An avian femur from the Late Cretaceous of Vega Island, Antarctic Peninsula: Removing the record of cursorial landbirds from the Mesozoic of Antarctica
© 2019 West et al. In 2006, a partial avian femur (South Dakota School of Mines and Technology (SDSM) 78247) from the Upper Cretaceous (Maastrichtian) Sandwich Bluff Member of the López de Bertodano Formation of Sandwich Bluff on Vega Island of the northern Antarctic Peninsula was briefly reported as that of a cariamiform - A clade that includes extant and volant South American species and many extinct flightless and cursorial species. Although other authors have since rejected this taxonomic assignment, SDSM 78247 had never been the subject of a detailed description, hindering a definitive assessment of its affinities. Here we provide the first comprehensive description, illustration, and comparative study of this specimen. Comparison of characters that may be assessed in this femur with those of avian taxa scored in published character matrices refutes the inclusion of SDSM 78247 within Cariamiformes, instead supporting its assignment to a new, as-yet unnamed large-bodied species within the genus Vegavis, and therefore its referral to a clade of semiaquatic anseriforms. Important character states diagnostic of Vegavis + Polarornis include strong craniocaudal bowing of the femoral shaft, the presence of a distinct fossa just proximal to the fibular trochlea, and the broad and flat shape of the patellar sulcus. Referral to Vegavis is based on the presence of a distinctive proximocaudal fossa and distolateral scar. This genus was previously known only from Vegavis iaai, a smaller-bodied taxon from the same locality and stratigraphic unit. Our reassignment of SDSM 78247 to Vegavis sp. removes the record of cariamiform landbirds from the Antarctic Cretaceous.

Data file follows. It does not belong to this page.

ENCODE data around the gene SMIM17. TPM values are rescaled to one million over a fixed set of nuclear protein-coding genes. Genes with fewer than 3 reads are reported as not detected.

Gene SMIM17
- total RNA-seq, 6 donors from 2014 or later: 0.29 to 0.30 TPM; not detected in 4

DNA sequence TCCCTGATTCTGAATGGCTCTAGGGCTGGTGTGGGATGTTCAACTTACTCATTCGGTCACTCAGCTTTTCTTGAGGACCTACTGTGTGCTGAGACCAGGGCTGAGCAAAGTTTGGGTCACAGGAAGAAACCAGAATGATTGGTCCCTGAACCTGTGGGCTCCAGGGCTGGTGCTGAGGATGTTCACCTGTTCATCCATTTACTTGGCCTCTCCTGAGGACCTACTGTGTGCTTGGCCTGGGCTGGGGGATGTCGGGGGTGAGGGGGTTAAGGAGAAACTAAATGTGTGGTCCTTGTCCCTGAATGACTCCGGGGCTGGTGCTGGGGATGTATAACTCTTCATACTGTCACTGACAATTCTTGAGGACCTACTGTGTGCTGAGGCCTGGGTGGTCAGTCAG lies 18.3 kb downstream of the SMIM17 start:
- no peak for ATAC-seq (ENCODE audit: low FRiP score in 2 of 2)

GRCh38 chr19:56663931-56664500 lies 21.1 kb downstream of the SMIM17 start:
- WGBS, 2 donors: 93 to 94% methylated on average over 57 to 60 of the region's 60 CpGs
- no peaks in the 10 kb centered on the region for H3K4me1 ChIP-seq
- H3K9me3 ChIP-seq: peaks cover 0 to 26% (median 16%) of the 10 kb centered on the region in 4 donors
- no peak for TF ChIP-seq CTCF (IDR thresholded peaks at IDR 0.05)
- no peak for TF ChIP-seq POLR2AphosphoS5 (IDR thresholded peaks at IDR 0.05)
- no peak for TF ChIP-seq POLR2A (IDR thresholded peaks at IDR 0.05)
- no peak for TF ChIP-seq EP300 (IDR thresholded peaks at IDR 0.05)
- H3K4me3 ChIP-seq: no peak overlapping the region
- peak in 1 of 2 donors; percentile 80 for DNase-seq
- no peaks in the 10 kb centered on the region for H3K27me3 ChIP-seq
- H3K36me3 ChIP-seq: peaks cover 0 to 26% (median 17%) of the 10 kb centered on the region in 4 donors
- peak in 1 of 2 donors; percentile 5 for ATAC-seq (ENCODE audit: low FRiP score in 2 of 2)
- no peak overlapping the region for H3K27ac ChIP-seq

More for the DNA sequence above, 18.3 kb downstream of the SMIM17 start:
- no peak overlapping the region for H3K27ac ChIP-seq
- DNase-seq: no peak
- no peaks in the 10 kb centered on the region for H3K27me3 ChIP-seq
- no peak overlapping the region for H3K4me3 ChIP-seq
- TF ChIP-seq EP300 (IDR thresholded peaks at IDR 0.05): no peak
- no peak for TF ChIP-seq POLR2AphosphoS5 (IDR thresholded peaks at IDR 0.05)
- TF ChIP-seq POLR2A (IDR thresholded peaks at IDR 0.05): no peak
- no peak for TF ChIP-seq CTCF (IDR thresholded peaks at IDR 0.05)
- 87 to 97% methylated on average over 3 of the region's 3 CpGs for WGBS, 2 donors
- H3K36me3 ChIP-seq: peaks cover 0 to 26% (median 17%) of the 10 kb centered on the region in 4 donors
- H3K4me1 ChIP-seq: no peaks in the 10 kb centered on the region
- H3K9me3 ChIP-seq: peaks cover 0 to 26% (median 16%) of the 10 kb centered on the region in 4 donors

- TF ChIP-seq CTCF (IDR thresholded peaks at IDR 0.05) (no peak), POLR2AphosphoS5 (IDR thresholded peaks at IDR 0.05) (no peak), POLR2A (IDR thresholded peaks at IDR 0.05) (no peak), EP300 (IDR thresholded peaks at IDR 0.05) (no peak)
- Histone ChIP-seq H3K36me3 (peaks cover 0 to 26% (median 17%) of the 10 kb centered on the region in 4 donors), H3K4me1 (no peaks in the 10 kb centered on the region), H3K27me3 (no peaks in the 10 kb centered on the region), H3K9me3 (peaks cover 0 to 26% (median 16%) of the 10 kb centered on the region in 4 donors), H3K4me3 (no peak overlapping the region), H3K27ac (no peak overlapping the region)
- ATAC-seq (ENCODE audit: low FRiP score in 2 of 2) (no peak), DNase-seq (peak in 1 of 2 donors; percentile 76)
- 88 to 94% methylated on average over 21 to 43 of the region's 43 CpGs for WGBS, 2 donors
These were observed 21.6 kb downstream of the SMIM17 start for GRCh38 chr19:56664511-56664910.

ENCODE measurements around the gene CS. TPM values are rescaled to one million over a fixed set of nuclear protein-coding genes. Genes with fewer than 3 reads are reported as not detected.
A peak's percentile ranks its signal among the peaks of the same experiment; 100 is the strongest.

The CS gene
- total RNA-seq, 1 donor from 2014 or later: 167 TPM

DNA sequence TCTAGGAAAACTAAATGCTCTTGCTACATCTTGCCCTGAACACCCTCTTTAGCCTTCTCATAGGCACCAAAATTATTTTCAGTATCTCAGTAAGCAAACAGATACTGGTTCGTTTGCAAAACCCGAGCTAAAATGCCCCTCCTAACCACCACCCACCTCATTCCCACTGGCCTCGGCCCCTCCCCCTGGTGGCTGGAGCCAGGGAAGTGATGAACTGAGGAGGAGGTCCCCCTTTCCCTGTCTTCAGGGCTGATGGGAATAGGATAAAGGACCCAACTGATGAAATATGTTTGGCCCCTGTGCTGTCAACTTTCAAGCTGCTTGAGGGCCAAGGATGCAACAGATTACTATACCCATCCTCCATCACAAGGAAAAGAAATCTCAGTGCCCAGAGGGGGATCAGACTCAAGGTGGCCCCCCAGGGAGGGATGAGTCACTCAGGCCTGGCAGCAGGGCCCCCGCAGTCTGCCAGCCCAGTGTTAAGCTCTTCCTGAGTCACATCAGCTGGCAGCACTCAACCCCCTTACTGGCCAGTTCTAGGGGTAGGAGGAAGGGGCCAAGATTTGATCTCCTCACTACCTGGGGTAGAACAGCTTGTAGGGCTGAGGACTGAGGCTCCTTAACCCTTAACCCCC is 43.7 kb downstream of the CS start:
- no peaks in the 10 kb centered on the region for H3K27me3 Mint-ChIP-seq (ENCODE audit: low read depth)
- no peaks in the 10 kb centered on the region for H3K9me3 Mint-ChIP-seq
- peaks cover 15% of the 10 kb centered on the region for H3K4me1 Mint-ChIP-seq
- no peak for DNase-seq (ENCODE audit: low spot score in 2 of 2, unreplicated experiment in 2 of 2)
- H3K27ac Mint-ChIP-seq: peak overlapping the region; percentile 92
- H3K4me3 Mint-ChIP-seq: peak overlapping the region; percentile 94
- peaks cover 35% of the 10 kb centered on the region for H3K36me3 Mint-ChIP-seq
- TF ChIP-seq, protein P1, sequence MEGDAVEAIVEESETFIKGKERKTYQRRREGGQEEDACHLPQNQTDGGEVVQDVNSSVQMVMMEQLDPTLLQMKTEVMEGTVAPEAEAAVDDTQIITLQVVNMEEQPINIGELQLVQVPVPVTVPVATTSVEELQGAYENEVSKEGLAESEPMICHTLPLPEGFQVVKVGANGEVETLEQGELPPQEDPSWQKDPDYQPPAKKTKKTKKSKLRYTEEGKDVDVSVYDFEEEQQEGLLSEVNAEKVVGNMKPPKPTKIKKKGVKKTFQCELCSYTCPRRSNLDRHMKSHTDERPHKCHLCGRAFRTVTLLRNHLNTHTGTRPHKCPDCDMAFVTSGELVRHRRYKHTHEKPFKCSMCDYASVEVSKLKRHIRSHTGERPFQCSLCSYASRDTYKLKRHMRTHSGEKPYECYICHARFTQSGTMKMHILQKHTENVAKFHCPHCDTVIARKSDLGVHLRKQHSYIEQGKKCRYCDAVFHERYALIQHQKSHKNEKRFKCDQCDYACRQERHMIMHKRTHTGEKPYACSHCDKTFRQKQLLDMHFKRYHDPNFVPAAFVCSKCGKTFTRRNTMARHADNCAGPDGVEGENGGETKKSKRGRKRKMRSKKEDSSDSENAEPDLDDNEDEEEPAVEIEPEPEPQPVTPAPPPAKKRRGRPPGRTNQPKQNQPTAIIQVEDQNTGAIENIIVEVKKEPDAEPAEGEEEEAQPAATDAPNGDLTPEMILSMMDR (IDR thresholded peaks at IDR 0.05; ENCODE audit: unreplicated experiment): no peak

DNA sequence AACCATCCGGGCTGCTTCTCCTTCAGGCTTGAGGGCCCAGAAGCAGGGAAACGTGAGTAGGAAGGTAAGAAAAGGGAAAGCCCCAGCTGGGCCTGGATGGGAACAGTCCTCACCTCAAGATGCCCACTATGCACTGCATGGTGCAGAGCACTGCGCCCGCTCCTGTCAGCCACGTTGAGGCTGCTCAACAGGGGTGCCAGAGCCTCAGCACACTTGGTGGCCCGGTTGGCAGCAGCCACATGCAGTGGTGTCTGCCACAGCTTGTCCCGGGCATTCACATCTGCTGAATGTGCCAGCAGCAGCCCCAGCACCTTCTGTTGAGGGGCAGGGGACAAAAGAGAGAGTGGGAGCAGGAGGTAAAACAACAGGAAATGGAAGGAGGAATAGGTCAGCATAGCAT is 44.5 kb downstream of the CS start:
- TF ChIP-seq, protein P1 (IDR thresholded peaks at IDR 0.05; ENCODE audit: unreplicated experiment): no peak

West, Abagael R.; Torres, Christopher R.; Case, Judd A.; Clarke, Julia A.; O'Connor, Patrick M.; and Lamanna, Matthew C., "An avian femur from the Late Cretaceous of Vega Island, Antarctic Peninsula: Removing the record of cursorial landbirds from the Mesozoic of Antarctica" (2019). Biomedical Sciences Open Access Publications. 115.